The year 1993 also saw Safeway move into automated sales-based ordering (SBO) for its dry grocery lines that not only reordered products to replace those sold but provided feedback from the stores to create sales forecasts. With 345 stores and 12,000 to 16,000 lines of products per store, the system ensured that the right products were delivered to meet anticipated consumer demand. The SBO system was centralized in Safeway's main office. Individual store managers could not amend orders but could request a new order if he knew that local impacts would alter the volume of sales of a specific product.

Safeway vs. Costco

In late 1993, Safeway was criticized by consumers for its soaring profits, and found it difficult to please both shareholders and consumers. Profits had increased from 4 percent to 8.1 percent in ten years through own-label development and enormous investment in infrastructure. However, in the wake of Safeway's rapid expansion to super stores, its returns were down 2 percent, Sainsbury's were down 3 percent, and Asda's were down 37 percent over a ten year period. David Webster, deputy chairman of Argyll, stated that this was due to increased price competition, which could increase still more if club warehouses came to the United Kingdom.

Indeed, in November 1993, Costco won a court battle against J. Sainsbury's PLC, Tesco PLC, and Safeway, who had taken Costco to the British High Court in their attempt to stifle the opening of the first European club in Thurrock, England. The court's ruling removed a major barrier to expansion of U.S.-style warehouse clubs in the United Kingdom. The food retailers wanted the Costco building site to be classified as retail, which would lead to more costly development and slim profit margins, perhaps discouraging other clubs from opening. Alas, Costco was granted wholesale status, even though 80 to 90 percent of the company's sales would be to individuals.

The logic of the Judge Schiemann's ruling was that Costco would be a wholesale operation focused on local businesses. As explained in HFD, The Weekly Home Furnishings Newspaper, the judge barred the three food retailers from the appeals process and required that they pay Costco's court costs. The ruling opposed a recommendation from the British Department of Environmental that local councils treat warehouse clubs as retail sites for planning purposes.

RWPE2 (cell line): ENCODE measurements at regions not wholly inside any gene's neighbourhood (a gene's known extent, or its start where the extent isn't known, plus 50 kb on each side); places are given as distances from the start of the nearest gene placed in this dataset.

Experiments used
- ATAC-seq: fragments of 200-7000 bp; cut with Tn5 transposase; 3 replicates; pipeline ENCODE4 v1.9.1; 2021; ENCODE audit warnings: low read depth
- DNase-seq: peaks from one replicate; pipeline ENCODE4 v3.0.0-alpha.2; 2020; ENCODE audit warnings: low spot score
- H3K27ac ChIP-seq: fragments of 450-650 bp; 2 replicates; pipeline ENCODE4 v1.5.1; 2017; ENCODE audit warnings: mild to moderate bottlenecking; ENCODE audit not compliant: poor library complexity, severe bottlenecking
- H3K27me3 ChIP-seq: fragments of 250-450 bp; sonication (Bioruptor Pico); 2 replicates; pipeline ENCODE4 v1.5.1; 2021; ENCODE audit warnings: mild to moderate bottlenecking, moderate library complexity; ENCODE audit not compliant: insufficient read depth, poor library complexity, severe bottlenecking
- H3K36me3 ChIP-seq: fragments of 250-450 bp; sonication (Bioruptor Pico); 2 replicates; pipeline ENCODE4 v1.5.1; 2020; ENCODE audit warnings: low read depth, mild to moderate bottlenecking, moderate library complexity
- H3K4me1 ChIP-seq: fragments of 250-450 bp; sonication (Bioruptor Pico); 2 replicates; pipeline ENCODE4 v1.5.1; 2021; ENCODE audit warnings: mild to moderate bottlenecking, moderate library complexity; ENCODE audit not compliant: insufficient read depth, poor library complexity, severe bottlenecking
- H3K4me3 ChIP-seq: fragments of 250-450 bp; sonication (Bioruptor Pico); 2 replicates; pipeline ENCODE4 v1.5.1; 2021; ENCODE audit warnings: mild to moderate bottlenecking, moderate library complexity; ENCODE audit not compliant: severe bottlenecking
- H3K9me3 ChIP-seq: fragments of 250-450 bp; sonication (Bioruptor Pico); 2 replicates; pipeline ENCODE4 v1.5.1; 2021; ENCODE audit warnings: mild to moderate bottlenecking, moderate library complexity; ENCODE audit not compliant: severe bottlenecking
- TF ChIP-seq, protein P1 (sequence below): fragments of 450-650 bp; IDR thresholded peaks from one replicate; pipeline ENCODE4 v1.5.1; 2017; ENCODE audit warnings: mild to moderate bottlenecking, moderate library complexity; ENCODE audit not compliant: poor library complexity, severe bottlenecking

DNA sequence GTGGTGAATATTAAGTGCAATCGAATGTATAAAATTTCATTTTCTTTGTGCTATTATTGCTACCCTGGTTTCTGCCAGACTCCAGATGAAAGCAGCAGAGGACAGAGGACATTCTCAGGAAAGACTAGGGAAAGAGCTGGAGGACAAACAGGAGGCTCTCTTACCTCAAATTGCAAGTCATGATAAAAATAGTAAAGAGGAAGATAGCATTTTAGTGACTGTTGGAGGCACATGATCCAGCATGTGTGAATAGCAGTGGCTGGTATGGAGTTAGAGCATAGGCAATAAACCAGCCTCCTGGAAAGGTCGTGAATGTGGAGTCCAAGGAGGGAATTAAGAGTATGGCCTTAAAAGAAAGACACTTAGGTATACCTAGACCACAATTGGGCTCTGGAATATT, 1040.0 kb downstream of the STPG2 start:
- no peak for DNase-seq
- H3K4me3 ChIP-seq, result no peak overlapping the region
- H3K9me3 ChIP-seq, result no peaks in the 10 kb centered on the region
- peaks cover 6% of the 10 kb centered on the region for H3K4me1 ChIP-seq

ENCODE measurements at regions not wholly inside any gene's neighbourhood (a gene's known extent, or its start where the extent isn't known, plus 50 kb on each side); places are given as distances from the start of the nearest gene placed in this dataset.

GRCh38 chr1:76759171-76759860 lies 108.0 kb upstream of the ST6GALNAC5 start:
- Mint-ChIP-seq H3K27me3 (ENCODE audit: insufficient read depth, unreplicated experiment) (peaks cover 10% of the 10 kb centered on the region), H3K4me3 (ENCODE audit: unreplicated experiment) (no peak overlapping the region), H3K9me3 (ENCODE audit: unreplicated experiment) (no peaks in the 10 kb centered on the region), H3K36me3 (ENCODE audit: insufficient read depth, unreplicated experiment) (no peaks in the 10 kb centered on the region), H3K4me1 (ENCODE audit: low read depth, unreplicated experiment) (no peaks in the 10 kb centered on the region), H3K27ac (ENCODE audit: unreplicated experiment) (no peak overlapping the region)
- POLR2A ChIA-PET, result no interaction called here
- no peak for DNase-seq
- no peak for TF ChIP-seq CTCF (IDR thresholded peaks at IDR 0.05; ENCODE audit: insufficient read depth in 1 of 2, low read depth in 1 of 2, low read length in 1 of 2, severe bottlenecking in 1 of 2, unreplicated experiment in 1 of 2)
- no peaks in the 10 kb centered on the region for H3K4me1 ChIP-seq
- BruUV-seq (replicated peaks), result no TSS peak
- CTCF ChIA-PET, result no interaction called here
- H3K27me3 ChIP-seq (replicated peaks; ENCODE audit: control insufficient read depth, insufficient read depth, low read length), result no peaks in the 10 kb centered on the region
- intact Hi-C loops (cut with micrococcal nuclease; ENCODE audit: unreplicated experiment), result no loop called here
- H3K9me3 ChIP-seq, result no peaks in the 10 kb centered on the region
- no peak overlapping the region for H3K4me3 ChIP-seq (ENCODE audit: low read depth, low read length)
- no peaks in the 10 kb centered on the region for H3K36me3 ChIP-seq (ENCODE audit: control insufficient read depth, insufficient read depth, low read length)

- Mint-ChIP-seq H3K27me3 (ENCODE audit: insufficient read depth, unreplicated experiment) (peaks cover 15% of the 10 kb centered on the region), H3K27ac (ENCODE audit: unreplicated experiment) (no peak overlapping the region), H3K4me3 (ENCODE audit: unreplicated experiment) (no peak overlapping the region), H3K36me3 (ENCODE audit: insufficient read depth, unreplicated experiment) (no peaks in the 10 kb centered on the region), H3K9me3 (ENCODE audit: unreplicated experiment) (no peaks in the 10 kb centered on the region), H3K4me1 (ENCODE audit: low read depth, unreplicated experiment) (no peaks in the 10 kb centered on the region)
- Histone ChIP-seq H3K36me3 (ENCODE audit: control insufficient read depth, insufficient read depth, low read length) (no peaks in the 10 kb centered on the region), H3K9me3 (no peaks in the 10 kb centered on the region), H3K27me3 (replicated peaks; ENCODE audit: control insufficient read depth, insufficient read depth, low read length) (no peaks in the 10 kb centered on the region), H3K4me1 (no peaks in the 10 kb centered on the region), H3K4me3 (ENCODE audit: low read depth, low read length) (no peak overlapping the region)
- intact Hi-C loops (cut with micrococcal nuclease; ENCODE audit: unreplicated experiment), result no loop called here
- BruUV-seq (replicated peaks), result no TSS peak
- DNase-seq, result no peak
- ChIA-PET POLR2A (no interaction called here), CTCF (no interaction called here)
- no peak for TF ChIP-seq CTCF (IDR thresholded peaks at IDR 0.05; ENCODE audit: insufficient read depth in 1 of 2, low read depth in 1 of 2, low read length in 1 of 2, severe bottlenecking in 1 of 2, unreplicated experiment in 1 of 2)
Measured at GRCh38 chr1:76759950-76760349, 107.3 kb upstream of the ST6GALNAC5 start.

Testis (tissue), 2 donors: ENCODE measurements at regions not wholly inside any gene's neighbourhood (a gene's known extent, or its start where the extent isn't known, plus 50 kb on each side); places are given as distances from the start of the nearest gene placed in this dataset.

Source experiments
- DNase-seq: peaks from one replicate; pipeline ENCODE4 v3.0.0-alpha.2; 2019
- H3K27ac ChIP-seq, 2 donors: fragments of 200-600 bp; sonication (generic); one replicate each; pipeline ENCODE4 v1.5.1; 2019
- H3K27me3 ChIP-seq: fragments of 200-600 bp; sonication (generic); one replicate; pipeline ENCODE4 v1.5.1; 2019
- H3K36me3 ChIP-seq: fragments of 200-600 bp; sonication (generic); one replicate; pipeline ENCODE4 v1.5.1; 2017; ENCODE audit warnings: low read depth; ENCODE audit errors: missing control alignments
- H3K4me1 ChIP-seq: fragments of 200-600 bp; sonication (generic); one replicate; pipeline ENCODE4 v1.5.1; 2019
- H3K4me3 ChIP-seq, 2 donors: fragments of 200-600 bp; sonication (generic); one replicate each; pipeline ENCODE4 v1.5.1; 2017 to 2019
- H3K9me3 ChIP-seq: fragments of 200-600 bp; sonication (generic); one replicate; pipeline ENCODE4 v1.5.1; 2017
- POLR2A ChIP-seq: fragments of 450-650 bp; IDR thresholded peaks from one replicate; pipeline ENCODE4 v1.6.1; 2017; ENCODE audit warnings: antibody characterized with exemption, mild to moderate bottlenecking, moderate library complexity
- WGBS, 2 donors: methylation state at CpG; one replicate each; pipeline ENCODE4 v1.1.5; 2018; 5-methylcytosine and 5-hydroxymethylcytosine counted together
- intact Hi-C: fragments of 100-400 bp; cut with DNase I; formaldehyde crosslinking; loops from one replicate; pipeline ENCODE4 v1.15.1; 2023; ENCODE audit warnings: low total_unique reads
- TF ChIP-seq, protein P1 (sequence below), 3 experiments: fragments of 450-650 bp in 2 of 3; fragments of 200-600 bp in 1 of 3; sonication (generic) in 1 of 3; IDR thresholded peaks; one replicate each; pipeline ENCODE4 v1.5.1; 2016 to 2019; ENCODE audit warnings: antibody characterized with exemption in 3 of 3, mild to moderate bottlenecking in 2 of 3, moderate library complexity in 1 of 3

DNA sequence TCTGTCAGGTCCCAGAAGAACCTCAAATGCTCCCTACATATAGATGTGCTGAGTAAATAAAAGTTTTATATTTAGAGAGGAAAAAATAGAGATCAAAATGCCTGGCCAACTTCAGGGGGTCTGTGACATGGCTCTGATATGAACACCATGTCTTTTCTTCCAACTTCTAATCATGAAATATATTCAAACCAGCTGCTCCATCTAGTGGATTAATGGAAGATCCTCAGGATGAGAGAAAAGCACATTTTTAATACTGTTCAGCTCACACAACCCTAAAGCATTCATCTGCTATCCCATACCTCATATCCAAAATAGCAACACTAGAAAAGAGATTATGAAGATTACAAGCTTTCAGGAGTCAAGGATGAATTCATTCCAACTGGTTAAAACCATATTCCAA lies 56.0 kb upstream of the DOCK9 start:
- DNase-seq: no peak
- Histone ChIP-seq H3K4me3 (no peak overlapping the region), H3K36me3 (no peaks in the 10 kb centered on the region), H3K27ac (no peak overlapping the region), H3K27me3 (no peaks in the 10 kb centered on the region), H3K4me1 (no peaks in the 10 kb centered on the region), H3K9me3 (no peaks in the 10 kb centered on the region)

Creating Efficiency and Customer Service

In January 1994, Safeway launched pilots of secret electronic card trials, following pilot launches by Sainsbury's and Tesco in December. However, Safeway had already had air miles for its customers for more than a year on a trial basis. The card allowed customers to save more when using it. Throughout the United Kingdom, supermarket chains were technologically more advanced than those in the United States, with sales-based ordering very rare in the latter. Safeway introduced a customer-operated price scanning system in 1995, hoping to reduce checkout lines, a process that was already in use in the Netherlands. Customers could scan barcodes and obtain a printed receipt from the scanner.

The company also began to redesign its store layouts for ease of use by mothers with children, incorporating play areas and wider aisles. However, Safeway's sweeping changes resulted in the closure and sale of some Presto, Lo-Cost, and Safeway stores and the elimination of 1,800 jobs, with a further cut of 3,000 anticipated. Argyll chairman Sir Alistair Grant was quoted in Super Marketing as saying, "Changing the way Safeway is organized and managed is vital to our aim of ensuring that the business becomes more effective and efficient in responding to the needs of our customers. The significant savings we are making are coming not from simple cost-cutting, but from completely rethinking the way we work. Our head office functions, our store and field management structure, and our logistics network and supply chain are being completely redesigned. Some the of the benefit from our efficiency improvements will be reinvested in marketing and in improving our service to customers." The sale of ten stores to Iceland [food stores], seven in Scotland, and one in London was also announced.

Toward the end of 1995, shares of the top four companies in the highly competitive food retail market in Scotland were Sainsbury, 4.2 percent; Tesco, 16.5 percent; Asda, 15.7 percent; Safeway, 16.8 percent. Colin Massey, Scottish retail director for Safeway stated in The Grocer, "At the end of the day, food shopping is still about convenience, and retailing should be about convenience. The attraction to shoppers is what's convenient to them, whether it's a large superstore or an independent."

By mid-1996, the Symbol Personal Shopping System, developed by Symbol Technologies, Inc., was rolled out in the Safeway superstores throughout the United Kingdom. The system that allowed customers to scan bar-coded products in the aisle as they shop had been very successful when tested in trials in 24 Safeway stores beforehand. The customer could pick up a Scan & Go card to remove a Portable Personal Shopper device, about the size of a telephone handset, from a dispenser rack, and scan each product's bar code as items are placed in the cart. The "plus" key would be pressed as each item was scanned and added to the cart. If the shopper decided against a product already selected, pressing the "minus" key and scanning would remove the item from the total. A subtotal could be had at any time by pressing the "equals" key.

Facing Up